Permadeath and taking permanent damage to your characters should be the weirdo hardcore masochist option in a Star Wars game, if it exists at all. Drives me frigging nuts that TTRPGs are so backwards on this. d



#18 gribble

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Posted 01 October 2012 - 09:18 AM

AluminiumWolf said:

Permadeath and taking permanent damage to your characters should be the weirdo hardcore masochist option in a Star Wars game, if it exists at all. Drives me frigging nuts that TTRPGs are so backwards on this. d

 

Fair enough - that's your perspective. For mine - it drives me nuts that these things *aren't* a part of CRPGs (MMO or otherwise), and that TTRPGs are starting to pick up on this trend as a "good" thing.

It's nice to see a TTRPG providing more of this, and I applaud FFG for it.


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#19 3WhiteFox3

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Posted 01 October 2012 - 09:35 AM

gribble said:

AluminiumWolf said:

Permadeath and taking permanent damage to your characters should be the weirdo hardcore masochist option in a Star Wars game, if it exists at all. Drives me frigging nuts that TTRPGs are so backwards on this. d

 

Fair enough - that's your perspective. For mine - it drives me nuts that these things *aren't* a part of CRPGs (MMO or otherwise), and that TTRPGs are starting to pick up on this trend as a "good" thing.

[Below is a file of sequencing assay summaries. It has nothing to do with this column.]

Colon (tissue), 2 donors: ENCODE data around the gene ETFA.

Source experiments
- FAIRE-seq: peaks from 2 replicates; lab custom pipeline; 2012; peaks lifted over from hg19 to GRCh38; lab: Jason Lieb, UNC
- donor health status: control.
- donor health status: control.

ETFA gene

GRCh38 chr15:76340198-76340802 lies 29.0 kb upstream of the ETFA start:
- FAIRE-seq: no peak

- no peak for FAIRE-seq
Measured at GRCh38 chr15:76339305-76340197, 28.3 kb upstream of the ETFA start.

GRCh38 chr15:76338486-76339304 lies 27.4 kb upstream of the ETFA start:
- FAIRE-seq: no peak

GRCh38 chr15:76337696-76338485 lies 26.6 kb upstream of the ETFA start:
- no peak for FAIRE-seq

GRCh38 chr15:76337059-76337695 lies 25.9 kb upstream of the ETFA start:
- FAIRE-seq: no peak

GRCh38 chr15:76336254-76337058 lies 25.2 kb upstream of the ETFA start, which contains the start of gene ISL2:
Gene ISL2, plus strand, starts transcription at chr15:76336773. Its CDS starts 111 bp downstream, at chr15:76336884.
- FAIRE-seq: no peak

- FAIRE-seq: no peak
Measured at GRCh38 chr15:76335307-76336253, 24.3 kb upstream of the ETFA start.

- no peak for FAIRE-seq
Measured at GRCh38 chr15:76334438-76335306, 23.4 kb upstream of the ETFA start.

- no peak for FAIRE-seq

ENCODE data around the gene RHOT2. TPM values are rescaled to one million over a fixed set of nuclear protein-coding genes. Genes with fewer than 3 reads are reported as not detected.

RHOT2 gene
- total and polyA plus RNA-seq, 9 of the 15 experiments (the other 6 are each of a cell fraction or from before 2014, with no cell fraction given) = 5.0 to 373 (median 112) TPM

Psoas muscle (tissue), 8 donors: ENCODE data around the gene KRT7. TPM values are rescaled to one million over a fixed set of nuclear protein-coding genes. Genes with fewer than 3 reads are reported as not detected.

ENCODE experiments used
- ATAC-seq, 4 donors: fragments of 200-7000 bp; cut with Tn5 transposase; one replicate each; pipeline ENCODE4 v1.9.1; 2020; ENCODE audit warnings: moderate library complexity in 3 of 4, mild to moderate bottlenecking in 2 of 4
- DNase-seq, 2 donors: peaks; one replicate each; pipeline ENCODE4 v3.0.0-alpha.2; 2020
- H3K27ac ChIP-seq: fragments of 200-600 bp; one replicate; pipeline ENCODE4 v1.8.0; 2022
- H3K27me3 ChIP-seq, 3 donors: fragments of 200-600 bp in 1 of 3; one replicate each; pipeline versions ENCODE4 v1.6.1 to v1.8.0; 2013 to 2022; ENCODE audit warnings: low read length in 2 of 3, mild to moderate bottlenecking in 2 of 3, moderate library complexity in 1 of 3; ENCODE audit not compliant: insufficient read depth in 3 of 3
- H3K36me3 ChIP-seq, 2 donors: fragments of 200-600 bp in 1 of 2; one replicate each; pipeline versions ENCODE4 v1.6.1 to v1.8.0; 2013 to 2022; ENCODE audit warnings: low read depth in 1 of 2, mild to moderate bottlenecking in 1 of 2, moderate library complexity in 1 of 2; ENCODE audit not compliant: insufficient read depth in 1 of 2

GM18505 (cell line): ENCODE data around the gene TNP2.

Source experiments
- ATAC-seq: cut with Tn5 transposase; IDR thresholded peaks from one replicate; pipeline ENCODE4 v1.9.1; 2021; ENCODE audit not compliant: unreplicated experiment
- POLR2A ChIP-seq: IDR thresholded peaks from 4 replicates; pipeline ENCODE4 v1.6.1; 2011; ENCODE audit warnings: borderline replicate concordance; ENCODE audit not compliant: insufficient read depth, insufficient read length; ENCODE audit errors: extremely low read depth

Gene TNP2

It's nice to see a TTRPG providing more of this, and I applaud FFG for it.


I have to agree here, some of my favorite computer games are rouge-likes that have ‘hard-core’ settings that make it so that if you die, you’re dead. It really makes your character a lot more valuable and a greater achievement. Same thing with TTRPGs, character death is what makes the game fun a lot of the time.

That said, not every campaign should see a character death, two of my favorite campaigns ever did not have a single main character death among them. The tension was built in other ways, via extremely strong opposition and the deaths of beloved NPCs as well as just high stakes all around. It is necessary to have those rules, however , if only for those times where a character death is important.
 



#20 Guest_Not In Sample_*

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Posted 01 October 2012 - 09:47 AM

3WhiteFox3 said:

 

 


I have to agree here, some of my favorite computer games are rogue-likes that have ‘hard-core’ settings that make it so that if you die, you’re dead. It really makes your character a lot more valuable and a greater achievement. Same thing with TTRPGs, character death is what makes the game fun a lot of the time.

But would you say a game like that would appeal to Most People?

It is the 'Hard Core Weirdo' setting in video games, but the default in TTRPG. I mean, I'd argue that a lot of people play low lethality TTPRG games just by having the GM fudge it so PCs don't die very often. But still. Why are TTRPGs designing for the hard-core fringe? h